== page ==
Design

Section



Craft Design Food

Tools, Snacks, and Other Household Goods Become Clever Wearables by Nicole McLaughlin

February 2, 2022

Grace Ebert

All images © Nicole McLaughlin, shared with permission

Peek into Nicole McLaughlin’s closet—or scroll through her Instagram—and you’ll find (literally) toasty winter hats, plush, pocketed work boots, and sandals that double as snacks. The New York-based designer is known for her playful edible apparel and brand-based conversions that turn household objects, logos, and individual servings of food into amusing and functional goods. Her latest creations include toothpaste tube slip-ons, LEGO shorts, and a vest designed with scent in mind. (via This Isn’t Happiness)

 

 

 

 



Art Design

SpaceWalk: A Spectacular Rollercoaster-Esque Staircase Loops Through a South Korean Park

January 27, 2022

Grace Ebert

All images © Heike Mutter and Ulrich Genth

Towering 70-meters above ground at its highest point, “SpaceWalk” is the latest undulating sculpture by Hamburg-based artists Heike Mutter and Ulrich Genth. The monumental staircase winds in loops and elevations similar to that of a rollercoaster throughout Hwanho Park in Pohang, South Korea, and is almost entirely accessible for pedestrians except for the innermost circuit. It’s the largest contemporary public sculpture ever installed in the country.

A follow-up to the pair’s 2011 project “Tiger & Turtle – Magic Mountain” in Duisburg, Germany, “SpaceWalk” is built of galvanized and stainless steels atop a cement foundation and embedded rows of LED lights. “At night in particular, the brightly-illuminated walkway appears like a sigil drawn in the sky, appearing to represent different things depending on where one is standing,” Mutter and Genth say. “Thus, the sculpture also references local mythology and a tradition of sky-gazing and also makes playful use of relativity.”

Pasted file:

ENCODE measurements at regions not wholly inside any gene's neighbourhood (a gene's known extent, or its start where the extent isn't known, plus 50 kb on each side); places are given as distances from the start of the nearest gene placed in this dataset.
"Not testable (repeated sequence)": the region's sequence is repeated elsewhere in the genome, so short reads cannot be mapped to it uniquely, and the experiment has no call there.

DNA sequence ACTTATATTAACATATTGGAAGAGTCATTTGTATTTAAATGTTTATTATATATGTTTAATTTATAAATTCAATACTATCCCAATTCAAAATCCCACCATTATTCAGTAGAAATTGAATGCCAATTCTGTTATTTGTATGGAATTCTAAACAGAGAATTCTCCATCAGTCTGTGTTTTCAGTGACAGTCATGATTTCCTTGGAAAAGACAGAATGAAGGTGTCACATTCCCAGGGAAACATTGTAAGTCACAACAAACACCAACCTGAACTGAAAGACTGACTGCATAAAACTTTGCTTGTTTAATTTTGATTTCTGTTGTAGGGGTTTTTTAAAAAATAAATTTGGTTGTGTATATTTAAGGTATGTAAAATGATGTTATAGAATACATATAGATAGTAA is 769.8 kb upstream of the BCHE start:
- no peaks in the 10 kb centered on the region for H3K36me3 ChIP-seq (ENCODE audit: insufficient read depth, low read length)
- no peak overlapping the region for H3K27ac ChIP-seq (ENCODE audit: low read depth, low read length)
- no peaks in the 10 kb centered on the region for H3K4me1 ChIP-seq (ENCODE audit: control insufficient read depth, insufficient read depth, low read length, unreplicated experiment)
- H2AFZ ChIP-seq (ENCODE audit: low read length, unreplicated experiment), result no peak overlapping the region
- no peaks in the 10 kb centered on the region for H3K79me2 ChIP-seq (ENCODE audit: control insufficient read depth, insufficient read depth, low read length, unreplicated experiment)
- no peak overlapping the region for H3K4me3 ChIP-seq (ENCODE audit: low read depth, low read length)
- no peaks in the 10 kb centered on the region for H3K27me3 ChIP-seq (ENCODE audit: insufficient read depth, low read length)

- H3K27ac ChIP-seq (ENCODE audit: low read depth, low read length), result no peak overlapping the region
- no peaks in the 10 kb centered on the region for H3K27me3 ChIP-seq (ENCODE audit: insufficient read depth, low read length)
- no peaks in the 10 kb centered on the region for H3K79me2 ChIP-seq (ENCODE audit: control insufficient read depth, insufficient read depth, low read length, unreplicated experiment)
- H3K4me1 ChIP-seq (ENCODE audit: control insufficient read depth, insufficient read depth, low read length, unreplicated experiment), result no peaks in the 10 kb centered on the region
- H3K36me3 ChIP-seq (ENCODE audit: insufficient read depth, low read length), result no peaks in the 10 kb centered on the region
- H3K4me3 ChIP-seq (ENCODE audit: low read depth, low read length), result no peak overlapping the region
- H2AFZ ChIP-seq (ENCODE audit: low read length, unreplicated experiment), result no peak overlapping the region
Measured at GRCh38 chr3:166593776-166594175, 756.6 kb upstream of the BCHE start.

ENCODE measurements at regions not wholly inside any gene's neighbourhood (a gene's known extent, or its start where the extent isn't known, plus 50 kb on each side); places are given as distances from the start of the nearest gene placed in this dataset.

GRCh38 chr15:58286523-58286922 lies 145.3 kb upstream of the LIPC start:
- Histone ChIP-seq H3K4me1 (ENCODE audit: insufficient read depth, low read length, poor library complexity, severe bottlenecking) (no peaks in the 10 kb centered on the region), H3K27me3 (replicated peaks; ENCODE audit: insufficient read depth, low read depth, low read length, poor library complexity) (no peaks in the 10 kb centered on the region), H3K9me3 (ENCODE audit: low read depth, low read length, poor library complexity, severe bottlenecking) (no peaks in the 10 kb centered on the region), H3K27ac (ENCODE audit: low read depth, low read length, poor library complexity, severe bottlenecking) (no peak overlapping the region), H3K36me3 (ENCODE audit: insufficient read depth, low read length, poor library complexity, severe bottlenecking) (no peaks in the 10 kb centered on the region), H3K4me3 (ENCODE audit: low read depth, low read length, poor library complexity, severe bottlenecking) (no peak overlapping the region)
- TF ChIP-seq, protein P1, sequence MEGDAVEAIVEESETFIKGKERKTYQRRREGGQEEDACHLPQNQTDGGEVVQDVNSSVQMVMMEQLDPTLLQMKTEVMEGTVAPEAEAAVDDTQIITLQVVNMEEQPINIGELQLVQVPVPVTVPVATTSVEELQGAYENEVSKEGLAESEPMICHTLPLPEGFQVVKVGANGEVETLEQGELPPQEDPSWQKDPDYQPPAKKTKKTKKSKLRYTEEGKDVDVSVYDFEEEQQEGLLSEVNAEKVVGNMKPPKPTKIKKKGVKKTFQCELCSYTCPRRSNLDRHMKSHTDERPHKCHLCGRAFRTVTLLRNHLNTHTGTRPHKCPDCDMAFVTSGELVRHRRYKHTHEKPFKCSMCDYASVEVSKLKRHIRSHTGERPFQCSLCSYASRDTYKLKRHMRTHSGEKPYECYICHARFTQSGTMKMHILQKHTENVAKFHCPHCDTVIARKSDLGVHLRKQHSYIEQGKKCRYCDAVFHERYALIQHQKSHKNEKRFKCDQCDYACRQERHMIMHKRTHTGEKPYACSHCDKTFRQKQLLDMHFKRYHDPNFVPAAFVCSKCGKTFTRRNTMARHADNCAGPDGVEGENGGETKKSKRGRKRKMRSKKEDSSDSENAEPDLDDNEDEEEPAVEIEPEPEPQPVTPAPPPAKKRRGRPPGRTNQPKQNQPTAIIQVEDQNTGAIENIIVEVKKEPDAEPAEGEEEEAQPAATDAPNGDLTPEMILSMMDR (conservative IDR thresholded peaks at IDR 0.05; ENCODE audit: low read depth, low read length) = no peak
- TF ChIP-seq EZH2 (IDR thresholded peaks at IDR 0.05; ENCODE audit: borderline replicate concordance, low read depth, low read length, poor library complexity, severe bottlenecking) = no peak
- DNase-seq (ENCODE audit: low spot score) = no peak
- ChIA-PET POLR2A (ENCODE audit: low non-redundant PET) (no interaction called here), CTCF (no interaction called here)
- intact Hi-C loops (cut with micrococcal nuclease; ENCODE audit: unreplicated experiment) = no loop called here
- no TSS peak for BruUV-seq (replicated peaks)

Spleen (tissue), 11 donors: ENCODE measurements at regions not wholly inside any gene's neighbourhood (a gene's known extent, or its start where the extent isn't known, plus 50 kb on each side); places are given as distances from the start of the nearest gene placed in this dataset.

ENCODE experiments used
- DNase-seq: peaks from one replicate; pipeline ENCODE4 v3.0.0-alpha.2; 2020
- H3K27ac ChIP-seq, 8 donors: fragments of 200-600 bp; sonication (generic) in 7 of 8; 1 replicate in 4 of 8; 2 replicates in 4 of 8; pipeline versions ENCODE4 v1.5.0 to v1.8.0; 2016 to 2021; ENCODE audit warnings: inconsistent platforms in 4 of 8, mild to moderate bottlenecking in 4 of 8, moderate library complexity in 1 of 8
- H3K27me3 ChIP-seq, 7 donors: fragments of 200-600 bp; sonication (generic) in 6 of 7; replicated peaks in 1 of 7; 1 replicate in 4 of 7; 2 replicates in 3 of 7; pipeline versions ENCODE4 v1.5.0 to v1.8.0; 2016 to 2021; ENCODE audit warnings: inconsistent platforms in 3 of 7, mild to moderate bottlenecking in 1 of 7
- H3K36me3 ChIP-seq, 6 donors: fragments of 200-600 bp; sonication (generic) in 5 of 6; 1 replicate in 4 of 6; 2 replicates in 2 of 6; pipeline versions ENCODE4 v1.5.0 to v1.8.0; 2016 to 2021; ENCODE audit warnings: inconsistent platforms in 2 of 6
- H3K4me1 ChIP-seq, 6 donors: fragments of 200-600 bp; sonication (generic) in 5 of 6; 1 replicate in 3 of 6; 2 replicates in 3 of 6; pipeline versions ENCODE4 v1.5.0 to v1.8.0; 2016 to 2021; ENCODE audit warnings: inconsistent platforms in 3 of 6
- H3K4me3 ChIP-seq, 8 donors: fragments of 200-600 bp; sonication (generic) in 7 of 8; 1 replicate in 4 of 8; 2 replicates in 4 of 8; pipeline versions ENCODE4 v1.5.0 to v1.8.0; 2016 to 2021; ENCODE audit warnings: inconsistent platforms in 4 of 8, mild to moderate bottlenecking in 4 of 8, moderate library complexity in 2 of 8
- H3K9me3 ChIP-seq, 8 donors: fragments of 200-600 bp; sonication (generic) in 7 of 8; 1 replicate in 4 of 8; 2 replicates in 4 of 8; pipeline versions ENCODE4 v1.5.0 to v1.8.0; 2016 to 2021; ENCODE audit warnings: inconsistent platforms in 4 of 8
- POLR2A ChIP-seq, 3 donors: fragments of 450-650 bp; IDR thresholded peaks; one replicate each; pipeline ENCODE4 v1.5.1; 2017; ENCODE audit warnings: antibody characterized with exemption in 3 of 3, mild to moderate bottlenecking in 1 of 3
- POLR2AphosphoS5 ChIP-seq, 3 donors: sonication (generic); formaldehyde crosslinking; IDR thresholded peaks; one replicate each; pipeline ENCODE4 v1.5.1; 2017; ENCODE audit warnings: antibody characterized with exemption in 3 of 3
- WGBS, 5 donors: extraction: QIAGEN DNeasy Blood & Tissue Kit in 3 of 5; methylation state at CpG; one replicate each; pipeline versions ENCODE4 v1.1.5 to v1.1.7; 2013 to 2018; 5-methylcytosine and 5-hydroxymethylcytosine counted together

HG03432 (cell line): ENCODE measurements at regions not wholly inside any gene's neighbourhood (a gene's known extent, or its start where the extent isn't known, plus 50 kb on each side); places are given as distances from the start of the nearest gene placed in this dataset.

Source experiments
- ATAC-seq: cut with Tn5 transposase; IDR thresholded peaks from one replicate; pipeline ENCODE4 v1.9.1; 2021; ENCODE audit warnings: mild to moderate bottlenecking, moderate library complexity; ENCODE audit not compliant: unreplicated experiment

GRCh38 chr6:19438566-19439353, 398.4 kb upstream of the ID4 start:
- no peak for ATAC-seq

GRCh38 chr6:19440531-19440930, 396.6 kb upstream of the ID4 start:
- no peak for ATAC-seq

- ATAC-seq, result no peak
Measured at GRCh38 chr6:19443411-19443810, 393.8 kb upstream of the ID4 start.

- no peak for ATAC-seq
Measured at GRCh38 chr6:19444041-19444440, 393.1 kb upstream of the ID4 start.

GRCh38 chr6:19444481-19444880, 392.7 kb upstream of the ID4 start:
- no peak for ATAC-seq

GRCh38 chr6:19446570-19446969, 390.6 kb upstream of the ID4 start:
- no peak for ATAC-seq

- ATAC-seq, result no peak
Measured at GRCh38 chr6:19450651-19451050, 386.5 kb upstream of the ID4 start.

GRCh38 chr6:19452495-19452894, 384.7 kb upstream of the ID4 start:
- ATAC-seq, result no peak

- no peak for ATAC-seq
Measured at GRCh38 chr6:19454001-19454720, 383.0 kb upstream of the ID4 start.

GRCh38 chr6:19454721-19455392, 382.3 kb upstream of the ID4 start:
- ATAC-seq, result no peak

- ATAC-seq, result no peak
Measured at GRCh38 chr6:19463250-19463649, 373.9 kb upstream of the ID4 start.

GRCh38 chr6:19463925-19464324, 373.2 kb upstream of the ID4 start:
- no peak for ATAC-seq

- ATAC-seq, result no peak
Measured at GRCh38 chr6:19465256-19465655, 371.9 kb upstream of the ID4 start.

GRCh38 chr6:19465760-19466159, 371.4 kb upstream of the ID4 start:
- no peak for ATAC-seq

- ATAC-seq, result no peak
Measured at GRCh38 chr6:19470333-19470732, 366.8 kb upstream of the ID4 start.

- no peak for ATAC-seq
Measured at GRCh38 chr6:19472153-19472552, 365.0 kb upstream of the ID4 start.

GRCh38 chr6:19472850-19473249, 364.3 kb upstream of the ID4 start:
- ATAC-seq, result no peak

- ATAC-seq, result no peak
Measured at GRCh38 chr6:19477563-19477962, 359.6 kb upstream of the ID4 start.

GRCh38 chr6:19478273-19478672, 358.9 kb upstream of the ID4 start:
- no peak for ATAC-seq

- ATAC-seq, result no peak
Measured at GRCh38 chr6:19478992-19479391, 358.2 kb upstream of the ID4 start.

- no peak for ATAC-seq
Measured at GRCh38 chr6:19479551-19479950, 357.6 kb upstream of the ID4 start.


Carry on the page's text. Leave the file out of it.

Pedestrians enter the work at a central staircase, which breaks into two paths: one gently sloped walkway leads to a view of Yeongil Bay and the surrounding city, while the other is a steeper climb through a helix. Both are designed to mimic an otherworldly experience. “The title ‘SpaceWalk’ is taken from the terminology of outer space missions. It describes the act of exiting the space vehicle in the weightlessness of outer space. More literally, ‘SpaceWalk’ can be understood to mean ‘a walk through space,'” they say.

For more of the duo’s architectural projects, head to their site. (via This Isn’t Happiness)

 

 

 



Design

Tiny Holes Drilled into Bricks Provide Miniature Homes for Solitary Bees

January 24, 2022

Grace Ebert

All images © Green&Blue, shared with permission